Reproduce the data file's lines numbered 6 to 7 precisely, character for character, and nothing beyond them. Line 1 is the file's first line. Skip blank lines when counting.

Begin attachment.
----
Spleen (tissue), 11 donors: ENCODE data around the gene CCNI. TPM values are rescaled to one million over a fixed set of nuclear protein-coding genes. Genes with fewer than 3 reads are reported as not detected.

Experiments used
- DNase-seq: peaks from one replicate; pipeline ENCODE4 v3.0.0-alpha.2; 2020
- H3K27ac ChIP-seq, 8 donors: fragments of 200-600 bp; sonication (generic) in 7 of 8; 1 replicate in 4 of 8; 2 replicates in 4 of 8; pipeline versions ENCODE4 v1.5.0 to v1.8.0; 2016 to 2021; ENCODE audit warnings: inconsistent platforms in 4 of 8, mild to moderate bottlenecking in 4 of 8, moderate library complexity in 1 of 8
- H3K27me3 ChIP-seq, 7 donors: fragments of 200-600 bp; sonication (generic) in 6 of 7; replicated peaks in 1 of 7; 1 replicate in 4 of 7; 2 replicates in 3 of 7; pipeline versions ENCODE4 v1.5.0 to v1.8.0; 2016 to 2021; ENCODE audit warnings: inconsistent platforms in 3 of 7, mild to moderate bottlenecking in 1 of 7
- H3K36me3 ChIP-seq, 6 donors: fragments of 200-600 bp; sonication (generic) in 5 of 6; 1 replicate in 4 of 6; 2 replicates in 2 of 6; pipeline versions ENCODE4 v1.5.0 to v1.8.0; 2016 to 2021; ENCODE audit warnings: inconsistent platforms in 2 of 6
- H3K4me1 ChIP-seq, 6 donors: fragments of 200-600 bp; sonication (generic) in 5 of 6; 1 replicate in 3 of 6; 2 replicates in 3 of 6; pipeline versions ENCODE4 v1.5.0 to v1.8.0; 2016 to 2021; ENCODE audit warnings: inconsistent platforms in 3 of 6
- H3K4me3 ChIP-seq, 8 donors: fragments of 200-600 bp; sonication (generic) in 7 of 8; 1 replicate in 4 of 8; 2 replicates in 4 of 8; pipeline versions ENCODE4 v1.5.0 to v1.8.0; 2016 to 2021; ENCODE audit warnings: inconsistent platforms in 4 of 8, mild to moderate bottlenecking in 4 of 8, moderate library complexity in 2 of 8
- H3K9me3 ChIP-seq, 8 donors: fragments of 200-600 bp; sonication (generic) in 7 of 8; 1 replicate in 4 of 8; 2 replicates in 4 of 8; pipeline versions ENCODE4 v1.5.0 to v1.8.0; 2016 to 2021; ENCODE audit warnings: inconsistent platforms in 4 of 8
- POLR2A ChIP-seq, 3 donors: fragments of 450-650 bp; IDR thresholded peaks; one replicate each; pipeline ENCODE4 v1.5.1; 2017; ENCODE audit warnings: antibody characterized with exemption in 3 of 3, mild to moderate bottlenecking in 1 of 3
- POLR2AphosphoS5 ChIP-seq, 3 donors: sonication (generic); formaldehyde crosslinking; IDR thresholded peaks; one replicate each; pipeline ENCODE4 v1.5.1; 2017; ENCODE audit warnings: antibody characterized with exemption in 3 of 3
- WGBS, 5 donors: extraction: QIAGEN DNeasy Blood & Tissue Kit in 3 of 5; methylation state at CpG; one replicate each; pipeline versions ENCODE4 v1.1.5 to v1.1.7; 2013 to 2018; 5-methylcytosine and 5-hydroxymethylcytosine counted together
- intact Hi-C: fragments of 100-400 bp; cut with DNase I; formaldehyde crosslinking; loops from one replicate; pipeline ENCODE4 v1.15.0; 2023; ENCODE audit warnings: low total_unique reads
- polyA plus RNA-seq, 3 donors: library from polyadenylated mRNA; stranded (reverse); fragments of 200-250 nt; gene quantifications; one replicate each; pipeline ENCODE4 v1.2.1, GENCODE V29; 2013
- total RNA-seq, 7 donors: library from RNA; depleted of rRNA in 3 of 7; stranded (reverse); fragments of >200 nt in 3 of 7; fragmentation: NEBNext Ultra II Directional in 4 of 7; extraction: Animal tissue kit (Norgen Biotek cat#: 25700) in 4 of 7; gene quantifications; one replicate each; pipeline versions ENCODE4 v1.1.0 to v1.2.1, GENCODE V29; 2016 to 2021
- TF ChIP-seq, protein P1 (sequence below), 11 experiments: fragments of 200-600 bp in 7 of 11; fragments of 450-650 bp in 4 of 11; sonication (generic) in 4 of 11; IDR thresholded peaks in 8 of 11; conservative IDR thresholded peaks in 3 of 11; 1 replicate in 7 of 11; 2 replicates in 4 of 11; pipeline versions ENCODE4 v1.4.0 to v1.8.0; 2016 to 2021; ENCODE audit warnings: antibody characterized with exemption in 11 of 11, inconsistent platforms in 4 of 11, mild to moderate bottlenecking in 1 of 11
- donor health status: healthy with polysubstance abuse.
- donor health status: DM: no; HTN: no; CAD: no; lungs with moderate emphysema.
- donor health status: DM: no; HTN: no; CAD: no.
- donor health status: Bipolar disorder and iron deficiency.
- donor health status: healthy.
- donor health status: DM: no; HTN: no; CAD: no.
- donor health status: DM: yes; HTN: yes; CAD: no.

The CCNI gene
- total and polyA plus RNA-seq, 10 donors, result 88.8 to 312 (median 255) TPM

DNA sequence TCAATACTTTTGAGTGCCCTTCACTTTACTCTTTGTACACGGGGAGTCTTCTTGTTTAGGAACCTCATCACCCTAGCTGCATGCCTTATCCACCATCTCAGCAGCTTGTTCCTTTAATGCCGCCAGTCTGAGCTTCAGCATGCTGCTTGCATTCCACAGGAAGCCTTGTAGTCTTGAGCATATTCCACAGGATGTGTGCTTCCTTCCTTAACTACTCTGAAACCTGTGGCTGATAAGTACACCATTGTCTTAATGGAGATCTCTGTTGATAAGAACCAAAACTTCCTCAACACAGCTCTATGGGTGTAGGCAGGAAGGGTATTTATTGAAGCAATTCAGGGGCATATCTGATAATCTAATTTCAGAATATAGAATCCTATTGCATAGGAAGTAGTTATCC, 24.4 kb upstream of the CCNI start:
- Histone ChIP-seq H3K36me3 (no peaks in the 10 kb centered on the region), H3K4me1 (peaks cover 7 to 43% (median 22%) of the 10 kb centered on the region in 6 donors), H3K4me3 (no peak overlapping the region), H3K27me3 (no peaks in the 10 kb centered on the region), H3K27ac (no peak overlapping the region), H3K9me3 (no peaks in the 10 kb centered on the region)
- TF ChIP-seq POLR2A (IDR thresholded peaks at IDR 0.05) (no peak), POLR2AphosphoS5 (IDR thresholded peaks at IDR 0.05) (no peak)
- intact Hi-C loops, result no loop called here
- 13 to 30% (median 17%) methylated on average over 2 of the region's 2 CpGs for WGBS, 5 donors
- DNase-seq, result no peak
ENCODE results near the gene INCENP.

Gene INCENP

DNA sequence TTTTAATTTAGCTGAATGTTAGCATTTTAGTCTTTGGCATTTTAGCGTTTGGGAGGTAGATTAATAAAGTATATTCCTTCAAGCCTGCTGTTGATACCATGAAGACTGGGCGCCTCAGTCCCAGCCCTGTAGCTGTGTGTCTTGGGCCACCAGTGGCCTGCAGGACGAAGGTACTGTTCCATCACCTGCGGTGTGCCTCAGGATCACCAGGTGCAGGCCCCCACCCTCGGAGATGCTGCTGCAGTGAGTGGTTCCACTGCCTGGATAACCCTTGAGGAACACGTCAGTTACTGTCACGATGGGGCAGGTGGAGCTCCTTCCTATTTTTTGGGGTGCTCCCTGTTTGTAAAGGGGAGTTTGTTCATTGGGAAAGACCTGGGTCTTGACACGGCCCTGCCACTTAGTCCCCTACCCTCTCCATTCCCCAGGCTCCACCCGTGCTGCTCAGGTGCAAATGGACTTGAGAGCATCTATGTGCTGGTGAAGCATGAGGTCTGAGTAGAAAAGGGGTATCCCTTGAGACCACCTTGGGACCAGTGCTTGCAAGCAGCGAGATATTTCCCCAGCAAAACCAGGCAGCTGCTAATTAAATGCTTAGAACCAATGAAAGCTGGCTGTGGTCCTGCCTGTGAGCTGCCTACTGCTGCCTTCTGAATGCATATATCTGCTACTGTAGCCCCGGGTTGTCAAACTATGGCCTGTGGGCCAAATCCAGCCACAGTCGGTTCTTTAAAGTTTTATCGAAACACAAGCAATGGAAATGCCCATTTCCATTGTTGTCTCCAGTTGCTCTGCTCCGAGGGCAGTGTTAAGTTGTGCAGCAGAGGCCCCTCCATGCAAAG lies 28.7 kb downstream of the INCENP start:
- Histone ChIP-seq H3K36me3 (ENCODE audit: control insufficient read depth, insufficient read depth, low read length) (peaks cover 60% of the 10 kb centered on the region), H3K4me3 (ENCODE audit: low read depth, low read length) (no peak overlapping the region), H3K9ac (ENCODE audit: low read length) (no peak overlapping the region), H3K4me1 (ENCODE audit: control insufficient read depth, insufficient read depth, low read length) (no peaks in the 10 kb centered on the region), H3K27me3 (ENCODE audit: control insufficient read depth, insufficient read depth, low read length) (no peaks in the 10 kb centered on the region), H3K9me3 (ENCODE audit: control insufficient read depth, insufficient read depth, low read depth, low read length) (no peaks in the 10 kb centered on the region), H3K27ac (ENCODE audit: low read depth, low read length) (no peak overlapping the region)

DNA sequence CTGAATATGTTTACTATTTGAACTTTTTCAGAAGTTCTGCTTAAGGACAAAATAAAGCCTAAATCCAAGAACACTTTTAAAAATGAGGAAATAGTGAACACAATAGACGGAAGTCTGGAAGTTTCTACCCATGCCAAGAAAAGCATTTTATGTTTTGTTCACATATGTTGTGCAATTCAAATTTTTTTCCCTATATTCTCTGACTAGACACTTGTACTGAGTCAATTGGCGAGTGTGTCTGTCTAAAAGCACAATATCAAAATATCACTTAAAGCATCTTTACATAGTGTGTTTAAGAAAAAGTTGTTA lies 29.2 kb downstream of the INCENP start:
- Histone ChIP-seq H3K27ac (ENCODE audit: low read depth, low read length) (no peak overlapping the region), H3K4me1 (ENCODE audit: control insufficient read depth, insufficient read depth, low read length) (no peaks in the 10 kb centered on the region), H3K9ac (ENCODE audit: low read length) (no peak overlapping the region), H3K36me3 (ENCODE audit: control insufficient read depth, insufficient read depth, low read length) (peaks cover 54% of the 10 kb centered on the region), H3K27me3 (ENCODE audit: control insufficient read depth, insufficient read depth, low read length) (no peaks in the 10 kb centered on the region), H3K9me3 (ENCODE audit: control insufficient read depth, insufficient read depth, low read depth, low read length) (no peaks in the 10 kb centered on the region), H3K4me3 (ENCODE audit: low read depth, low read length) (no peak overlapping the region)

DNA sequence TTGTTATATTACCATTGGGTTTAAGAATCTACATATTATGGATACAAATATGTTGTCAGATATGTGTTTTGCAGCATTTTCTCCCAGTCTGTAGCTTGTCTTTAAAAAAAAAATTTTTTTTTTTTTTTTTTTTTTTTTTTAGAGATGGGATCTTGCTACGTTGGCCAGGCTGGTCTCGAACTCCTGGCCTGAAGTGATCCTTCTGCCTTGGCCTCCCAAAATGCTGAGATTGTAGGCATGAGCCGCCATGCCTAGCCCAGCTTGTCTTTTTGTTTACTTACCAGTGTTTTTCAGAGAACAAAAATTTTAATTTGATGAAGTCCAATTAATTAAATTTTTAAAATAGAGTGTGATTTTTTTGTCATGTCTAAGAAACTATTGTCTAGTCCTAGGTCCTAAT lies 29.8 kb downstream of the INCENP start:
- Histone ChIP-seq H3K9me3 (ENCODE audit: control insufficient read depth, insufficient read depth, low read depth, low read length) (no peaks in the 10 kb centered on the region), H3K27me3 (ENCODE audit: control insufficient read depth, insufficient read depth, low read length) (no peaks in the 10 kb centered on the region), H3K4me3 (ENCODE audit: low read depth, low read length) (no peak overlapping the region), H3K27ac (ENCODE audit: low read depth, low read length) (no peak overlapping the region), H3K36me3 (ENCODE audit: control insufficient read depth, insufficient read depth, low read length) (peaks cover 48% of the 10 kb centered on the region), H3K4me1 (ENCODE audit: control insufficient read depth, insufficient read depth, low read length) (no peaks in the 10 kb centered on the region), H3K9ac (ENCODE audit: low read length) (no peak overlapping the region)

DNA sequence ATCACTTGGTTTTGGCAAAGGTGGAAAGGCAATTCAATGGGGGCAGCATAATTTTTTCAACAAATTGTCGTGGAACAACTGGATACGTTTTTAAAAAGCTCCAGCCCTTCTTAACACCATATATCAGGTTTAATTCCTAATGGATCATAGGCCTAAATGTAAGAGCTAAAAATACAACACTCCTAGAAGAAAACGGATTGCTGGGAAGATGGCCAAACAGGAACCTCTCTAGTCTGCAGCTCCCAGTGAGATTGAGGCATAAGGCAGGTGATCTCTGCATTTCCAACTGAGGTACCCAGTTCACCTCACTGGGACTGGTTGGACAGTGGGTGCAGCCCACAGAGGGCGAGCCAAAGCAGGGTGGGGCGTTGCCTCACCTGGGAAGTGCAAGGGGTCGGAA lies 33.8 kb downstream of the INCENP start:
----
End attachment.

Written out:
- H3K36me3 ChIP-seq, 6 donors: fragments of 200-600 bp; sonication (generic) in 5 of 6; 1 replicate in 4 of 6; 2 replicates in 2 of 6; pipeline versions ENCODE4 v1.5.0 to v1.8.0; 2016 to 2021; ENCODE audit warnings: inconsistent platforms in 2 of 6
- H3K4me1 ChIP-seq, 6 donors: fragments of 200-600 bp; sonication (generic) in 5 of 6; 1 replicate in 3 of 6; 2 replicates in 3 of 6; pipeline versions ENCODE4 v1.5.0 to v1.8.0; 2016 to 2021; ENCODE audit warnings: inconsistent platforms in 3 of 6